Long Beach gives back to community with development kits


Eileen Osuna

A woman claims a developmental childhood kit at the Michelle Obama Neighborhood Library in Long Beach. Safety guidelines are in place at the drive. Nov. 10, 2020

Eileen Osuna, Staff Writer

The Long Beach Department of Health and Human Services and the Long Beach Public Library kicked off their partnership to distribute childhood developmental kits to 2,000 young children throughout the city on Tuesday.

The kits, which are for children from birth to five years old and support early development while at home, include books, art supplies, additional materials and are designed with unique supplies that are developmentally appropriate for each age group. They will also contain resource packets with information on local early childhood resources.

Developmental kits contain a packet with additional childhood resources. Included is information on reading programs, development center locations and strategies to help with at home learning. November 11, 2020.
Developmental kits contain a packet with additional childhood resources. Included is information on reading programs, development center locations and strategies to help with at home learning. Nov. 11, 2020. Photo credit: Eileen Osuna

The program was created in part thanks to the $40 million in federal Coronavirus Aid, Recovery and Economic Security (CARES) Act funding the city has received, of which the Long Beach City Council has allocated $1 million for early childhood support.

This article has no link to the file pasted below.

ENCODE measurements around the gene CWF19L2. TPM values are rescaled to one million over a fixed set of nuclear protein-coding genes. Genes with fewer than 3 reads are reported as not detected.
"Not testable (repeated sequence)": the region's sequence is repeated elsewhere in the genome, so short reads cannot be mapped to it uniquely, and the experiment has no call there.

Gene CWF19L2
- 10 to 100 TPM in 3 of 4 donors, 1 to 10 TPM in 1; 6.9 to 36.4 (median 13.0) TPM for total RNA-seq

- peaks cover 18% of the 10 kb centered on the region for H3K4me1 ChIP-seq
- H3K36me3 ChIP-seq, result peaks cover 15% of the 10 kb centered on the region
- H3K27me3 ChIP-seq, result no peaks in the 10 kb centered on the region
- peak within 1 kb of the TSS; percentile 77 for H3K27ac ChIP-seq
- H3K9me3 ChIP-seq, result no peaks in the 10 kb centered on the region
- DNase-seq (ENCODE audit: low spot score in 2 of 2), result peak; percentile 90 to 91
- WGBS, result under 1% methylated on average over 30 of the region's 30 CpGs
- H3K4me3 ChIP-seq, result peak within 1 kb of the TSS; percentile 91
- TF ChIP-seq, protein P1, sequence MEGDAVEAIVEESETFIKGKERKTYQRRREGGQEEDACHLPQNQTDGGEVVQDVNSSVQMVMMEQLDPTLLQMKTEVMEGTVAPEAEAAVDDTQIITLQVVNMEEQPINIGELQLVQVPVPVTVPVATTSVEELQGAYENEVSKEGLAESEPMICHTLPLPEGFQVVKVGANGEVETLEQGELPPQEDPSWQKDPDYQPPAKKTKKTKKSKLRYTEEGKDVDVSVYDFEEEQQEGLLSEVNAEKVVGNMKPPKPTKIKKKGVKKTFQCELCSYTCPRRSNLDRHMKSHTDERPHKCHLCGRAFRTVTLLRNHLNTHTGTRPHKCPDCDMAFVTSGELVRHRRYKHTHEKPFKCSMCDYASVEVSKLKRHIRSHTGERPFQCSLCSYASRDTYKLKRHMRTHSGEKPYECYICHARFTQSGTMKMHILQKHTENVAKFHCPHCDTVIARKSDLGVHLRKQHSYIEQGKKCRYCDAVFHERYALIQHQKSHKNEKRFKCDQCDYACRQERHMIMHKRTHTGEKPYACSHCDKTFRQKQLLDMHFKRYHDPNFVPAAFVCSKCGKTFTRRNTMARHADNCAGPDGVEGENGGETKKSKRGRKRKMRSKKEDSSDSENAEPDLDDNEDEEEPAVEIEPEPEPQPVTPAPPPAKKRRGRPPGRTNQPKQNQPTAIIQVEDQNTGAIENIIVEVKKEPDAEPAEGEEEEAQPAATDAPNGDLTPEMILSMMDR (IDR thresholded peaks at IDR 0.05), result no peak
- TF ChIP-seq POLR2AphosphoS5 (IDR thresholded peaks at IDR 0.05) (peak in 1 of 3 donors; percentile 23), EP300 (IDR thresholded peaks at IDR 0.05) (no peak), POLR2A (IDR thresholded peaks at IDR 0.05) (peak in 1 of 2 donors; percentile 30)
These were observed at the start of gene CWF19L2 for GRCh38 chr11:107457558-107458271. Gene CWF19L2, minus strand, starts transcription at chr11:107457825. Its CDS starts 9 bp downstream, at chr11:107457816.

Alejandra Albarran Moses, community health coordinator, said the program was inspired after conversations with the early childhood education community highlighted the needs of the community to have supplies for children to continue to learn at home during COVID-19.

“At that time, many of our early childhood education programs were closed and a lot of them had shifted to virtual learning, even preschool,” she said, “but what they really noticed is that a lot of the families didn’t have a lot of the supplies they needed to fully engage in those learning opportunities.”

Furthermore, Albarran Moses said the kits will be used in conjunction with another project the city is doing through another partnership called the Early Learning Festival, where families will have the opportunity to learn how to support their child’s early development whether they received a kit or not.

“For us, it’s making sure our youngest children have what they need to continue to thrive in the midst of this time at home, time where they’re not at the same rate in early childhood opportunities as they would have been before,” Albarran Moses said.

As for interest in the program, Albarran Moses said that when the announcement was made, the city’s libraries were bombarded with phone calls from people who wanted to take advantage of this opportunity. In fact, calls of interest continue to pour in from Long Beach residents and those outside.

However, all 2,000 kits are reserved for Long Beach Residents and the boxes were assigned to children within a week of the announcement.

The distribution will continue Tuesday to Saturday through Nov. 21 from 10 a.m. to 3 p.m. with a reservation at the following library sites:

Mark Twain Neighborhood Library, 1401 E. Anaheim St.

Brete Harte Neighborhood Library, 1595 W. Willow St.

Michelle Obama Neighborhood Library, 5870 Atlantic Ave.

Los Altos Neighborhood Library, 5614 E. Britton Dr.

Billie Jean King Main Library, 200 W. Broadway

All locations have health and safety guidelines in place and people are required to wear face masks, maintain social distancing and wait in their vehicles until their scheduled appointment time.

For more information on CARES Act programs available to Long Beach residents, please click here and fill out the resident interest form or call the city’s information line at 562-570-4636.